Research

March 3, 2020 at 11:01 am

Moran, Trese, Kostansek Present on Creative Models for Financing the Farm

Dr. Theresa Moran, Dr. Art Trese, and Joy Kostansek

From left, Dr. Theresa Moran, Dr. Art Trese, and Joy Kostansek

Dr. Theresa Moran, Dr. Art Trese, and Joy Kostansek attended the Farm to Institution New England Campus Farmer Summit on Feb. 22 to present a session on “Financing the Farm: Creative Models + Financial Infrastructure” about their work with the OHIO Student Farm.

Held at Stonehill College in Easton, Mass., this conference brought together students, faculty, and advocates engaged in student farm work across the region. The summit had a collaborative energy as participants shared all the positive and negative experiences they have had as they try to grow and expand farms as a method for experiential learning.

Trese, Associate Professor of Environmental & Plant Biology, shared the history of the OHIO Student Farm, dating back to the 1970s as a passion project for faculty members. The farm has since expanded due to the hard work and volunteer hours put in by Trese and his students. He shared his insights into the uncertain future of the farm and the need for secure institutional support.

Moran, Director of Food Studies and Sustainable Living Hub Coordinator, then told the audience about the creation of the Food Studies program and the role it played in expanding the farm. With the help of Moran and the “How Food Works” internship program, production of the farm expanded to fuel three different markets and wholesale customers. Working with Ohio University’s Culinary Services was made possible through the Farm to OHIO Working Group Initiative, a group that was formed through a Sugar Bush Foundation grant in collaboration with Rural Action and Community Food Initiatives.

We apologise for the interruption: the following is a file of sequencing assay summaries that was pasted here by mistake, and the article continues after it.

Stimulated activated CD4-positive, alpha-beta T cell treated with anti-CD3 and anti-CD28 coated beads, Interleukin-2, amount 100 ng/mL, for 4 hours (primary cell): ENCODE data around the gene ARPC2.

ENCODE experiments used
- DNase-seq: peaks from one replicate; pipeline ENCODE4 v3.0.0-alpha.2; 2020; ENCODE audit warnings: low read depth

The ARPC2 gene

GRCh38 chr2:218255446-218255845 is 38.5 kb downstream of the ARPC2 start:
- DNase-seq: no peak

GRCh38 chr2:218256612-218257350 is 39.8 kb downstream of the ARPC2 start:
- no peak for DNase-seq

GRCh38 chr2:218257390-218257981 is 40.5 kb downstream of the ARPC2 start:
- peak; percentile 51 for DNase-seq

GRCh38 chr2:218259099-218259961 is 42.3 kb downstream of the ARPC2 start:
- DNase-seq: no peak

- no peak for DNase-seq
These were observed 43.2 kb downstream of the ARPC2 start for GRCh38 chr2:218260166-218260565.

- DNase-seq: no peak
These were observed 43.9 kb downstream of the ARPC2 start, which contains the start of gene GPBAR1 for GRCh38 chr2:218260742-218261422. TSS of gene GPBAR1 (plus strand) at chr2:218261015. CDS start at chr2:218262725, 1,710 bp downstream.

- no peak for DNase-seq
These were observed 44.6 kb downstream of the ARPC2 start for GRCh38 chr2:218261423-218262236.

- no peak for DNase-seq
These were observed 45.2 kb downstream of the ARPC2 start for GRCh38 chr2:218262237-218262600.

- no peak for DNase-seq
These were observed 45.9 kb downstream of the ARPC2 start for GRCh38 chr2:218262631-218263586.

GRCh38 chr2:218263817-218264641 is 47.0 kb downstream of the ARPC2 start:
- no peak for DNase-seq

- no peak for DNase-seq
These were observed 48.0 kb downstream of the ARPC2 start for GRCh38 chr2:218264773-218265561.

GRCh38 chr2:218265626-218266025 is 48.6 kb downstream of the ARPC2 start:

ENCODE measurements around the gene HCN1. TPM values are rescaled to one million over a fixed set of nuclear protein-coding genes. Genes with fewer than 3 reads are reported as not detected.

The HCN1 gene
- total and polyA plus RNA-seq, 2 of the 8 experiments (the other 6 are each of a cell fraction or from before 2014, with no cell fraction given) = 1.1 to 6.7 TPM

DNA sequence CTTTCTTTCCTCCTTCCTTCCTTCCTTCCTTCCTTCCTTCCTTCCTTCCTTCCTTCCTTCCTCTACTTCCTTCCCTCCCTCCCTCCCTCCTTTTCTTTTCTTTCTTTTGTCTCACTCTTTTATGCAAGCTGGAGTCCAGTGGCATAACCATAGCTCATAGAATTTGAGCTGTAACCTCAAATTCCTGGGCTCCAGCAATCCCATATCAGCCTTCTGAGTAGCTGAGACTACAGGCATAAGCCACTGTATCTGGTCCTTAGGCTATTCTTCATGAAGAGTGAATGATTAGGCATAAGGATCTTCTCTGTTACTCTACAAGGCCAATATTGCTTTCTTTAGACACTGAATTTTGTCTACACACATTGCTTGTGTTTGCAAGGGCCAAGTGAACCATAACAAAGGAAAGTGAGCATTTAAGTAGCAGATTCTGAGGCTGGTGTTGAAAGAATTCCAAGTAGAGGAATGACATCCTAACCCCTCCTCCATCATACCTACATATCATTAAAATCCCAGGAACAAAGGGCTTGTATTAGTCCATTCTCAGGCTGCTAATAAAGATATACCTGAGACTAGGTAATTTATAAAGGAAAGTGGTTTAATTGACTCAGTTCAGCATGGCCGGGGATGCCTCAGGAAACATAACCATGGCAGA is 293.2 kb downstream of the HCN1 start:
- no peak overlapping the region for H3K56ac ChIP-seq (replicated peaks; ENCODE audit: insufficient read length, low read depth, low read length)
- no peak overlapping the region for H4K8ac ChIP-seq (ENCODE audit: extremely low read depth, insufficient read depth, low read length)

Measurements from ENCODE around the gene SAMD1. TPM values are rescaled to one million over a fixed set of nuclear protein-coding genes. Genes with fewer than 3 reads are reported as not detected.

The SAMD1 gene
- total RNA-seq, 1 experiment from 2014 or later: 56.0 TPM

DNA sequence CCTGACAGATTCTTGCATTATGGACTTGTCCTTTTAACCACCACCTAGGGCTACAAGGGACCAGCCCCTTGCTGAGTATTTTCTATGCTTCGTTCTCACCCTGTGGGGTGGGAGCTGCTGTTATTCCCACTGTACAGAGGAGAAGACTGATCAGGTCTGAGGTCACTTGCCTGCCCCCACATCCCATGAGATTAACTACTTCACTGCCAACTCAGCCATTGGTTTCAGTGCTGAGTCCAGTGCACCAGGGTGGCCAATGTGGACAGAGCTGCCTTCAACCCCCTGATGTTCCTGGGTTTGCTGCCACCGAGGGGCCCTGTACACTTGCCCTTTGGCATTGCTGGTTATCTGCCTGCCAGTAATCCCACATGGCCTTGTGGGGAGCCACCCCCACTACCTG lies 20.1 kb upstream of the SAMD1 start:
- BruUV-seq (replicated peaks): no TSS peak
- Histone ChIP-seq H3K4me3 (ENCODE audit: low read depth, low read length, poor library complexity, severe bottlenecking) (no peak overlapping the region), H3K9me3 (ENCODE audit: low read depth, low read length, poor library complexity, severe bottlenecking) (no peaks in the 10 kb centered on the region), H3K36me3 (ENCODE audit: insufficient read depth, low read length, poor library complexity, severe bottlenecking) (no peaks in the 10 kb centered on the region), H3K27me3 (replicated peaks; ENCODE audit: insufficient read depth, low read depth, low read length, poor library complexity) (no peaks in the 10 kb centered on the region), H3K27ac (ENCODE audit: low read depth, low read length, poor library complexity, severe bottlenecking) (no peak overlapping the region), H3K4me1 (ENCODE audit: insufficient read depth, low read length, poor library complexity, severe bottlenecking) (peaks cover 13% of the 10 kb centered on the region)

Moran highlighted the collaboration with Paul Mass and students from the Center of Entrepreneurship, who created a business plan projecting financial independence for the farm within three to five years with an initial investment from donors.

Lastly, Kostansek, a graduate student in Sociology and the Food Studies graduate assistant, built upon the conversation by sharing the student experience of engaging with the farm. She highlighted the Local Food Resolution passed in November 2019 by the Graduate Student Senate and upcoming ways to mobilize student support for the farm.

This session provided participants a way to collaborate and share their experiences of what has worked successfully when securing funding for their campus farms. The presenters and participants interacted to crowdsource ideas and help to highlight the best ideas in the room. Overall, the summit proved to be a great way for Trese, Moran, and Kostansek to learn from their peers and return to campus with new ideas to support the future of the farm.

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